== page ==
St. Conleth’s Junior School Homework Policy
Homework is anything that children do outside of the normal school day that contributes to their learning in response to guidance from the school.
Homework encompasses a whole variety of activities instigated by teachers and parents to support children’s learning.
Rationale for homework
- Homework can be an important part of a child’s education and can add much to a child’s development.
- We recognise that the time and resources available limit the educational experience that any school by itself can provide, children benefit greatly, therefore, from the mutual support of parents and teachers in encouraging them to learn both at school and at home.
- Homework can be an important way of establishing a successful dialogue between teachers and parents. One of the aims of the Junior School is for children to develop as independent learners.
- We strongly believe that the pupils in St. Conleth’s Junior School should be the recipients of personalised learning and any homework exercises should reflect this.
- We believe that homework is one way in which children can acquire the skill of independent learning.
- Homework can play a positive role in raising a child’s level of attainment.
- We also acknowledge the important role of play and free time in a child’s growth and development.
- While homework is important, it should not prevent children from taking part in the wide range of out-of-school clubs and organisations that play an important part in the lives of many children.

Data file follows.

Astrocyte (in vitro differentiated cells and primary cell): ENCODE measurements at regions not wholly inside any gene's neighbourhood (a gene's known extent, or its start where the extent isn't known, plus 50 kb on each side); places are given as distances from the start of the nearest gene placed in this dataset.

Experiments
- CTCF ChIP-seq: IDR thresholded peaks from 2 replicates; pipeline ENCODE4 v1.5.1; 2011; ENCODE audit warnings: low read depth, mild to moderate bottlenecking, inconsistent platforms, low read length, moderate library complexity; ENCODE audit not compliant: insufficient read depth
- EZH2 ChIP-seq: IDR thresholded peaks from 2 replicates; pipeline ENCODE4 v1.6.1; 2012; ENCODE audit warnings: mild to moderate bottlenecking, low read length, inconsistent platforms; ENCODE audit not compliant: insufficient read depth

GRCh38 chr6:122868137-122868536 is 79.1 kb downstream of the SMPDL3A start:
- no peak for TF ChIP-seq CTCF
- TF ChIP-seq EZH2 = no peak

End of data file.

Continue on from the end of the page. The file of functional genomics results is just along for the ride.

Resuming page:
- We are well aware that children spend more time at home than at school, and we believe that they develop their skills, interests and talents to the full, only when parents encourage them to make maximum use of their experiences and opportunities that are available out of school
Aims and objectives
The aims and objectives of homework are:
- To enable pupils to make maximum progress in their academic and social development.
- To help pupils develop the skills of an independent learner.
- To promote a partnership between home and school in supporting each child’s learning.
- To enable aspects of the curriculum to be covered in greater depth.
- To provide educational experiences outside of the school environment.
- To open conversations about learning done in school and allow children to practice skills taught in lessons.
- To help children develop good work habits for the future.
- To support children in exploring appropriate themes and subjects that they are particularly curious or passionate about.
Types of Homework
We set a variety of homework activities.
- In infant classes we encourage the children to read by giving them books to take home to read with their parents.
- We give guidance information to parents to help them achieve the maximum benefit from this time spent reading with their child.
- We also ask children from our infant classes to learn spellings linked to phonic patterns as part of their homework.
- From 1st – 6th Form we expect pupils to attempt tasks more independently.
- Homework exercises on the fundamental building blocks in mastering mathematical concepts